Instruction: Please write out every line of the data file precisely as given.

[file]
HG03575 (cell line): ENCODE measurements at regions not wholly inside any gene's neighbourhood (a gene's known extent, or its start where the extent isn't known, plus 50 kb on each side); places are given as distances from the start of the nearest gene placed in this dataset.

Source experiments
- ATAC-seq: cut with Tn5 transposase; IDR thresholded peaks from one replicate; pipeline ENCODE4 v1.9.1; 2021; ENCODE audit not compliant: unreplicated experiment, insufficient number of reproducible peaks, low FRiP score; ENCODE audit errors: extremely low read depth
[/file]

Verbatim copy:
HG03575 (cell line): ENCODE measurements at regions not wholly inside any gene's neighbourhood (a gene's known extent, or its start where the extent isn't known, plus 50 kb on each side); places are given as distances from the start of the nearest gene placed in this dataset.

Source experiments
- ATAC-seq: cut with Tn5 transposase; IDR thresholded peaks from one replicate; pipeline ENCODE4 v1.9.1; 2021; ENCODE audit not compliant: unreplicated experiment, insufficient number of reproducible peaks, low FRiP score; ENCODE audit errors: extremely low read depth